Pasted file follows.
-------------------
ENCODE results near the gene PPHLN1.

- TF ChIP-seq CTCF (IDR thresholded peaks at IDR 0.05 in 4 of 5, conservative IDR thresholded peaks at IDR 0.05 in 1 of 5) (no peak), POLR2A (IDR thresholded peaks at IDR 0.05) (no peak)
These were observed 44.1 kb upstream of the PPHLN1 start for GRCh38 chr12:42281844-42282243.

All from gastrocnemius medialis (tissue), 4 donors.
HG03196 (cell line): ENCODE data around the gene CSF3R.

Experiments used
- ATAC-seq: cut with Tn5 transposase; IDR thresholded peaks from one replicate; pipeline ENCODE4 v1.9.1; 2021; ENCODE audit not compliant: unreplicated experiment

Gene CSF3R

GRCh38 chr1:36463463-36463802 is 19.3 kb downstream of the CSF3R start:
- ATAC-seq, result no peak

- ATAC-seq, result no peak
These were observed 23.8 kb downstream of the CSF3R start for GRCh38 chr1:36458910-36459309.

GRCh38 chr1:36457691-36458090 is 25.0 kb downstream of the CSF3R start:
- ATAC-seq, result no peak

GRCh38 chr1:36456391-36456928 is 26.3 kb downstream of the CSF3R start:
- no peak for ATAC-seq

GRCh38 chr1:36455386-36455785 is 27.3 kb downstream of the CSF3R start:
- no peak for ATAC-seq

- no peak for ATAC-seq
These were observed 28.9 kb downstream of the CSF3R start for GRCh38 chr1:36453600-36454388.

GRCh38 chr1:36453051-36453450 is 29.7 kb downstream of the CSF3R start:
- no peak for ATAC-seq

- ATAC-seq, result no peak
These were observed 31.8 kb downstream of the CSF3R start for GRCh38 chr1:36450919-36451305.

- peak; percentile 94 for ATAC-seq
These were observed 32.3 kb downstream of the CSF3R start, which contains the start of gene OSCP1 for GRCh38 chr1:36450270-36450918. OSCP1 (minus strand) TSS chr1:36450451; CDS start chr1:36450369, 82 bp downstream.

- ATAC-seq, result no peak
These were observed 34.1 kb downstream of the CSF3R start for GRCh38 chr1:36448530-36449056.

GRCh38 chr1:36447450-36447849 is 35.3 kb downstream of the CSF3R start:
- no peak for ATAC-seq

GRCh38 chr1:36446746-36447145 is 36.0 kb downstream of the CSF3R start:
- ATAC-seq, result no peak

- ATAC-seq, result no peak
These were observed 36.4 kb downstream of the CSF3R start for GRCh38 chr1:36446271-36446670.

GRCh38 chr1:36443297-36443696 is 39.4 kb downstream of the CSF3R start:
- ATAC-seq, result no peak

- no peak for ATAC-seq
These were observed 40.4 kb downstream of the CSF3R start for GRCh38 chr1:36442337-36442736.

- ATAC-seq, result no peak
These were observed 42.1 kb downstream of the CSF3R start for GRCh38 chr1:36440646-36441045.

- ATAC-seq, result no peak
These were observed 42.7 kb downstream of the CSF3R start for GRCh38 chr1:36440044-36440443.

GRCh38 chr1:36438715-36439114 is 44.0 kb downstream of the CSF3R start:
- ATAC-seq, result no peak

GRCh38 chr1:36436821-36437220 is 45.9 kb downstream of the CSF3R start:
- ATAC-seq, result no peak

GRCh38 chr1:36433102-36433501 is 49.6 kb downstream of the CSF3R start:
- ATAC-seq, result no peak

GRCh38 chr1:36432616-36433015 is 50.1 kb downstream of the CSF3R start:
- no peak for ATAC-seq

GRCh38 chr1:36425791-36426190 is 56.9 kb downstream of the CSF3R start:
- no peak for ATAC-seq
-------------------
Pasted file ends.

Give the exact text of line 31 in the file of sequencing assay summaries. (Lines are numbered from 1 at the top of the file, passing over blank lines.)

GRCh38 chr1:36446746-36447145 is 36.0 kb downstream of the CSF3R start: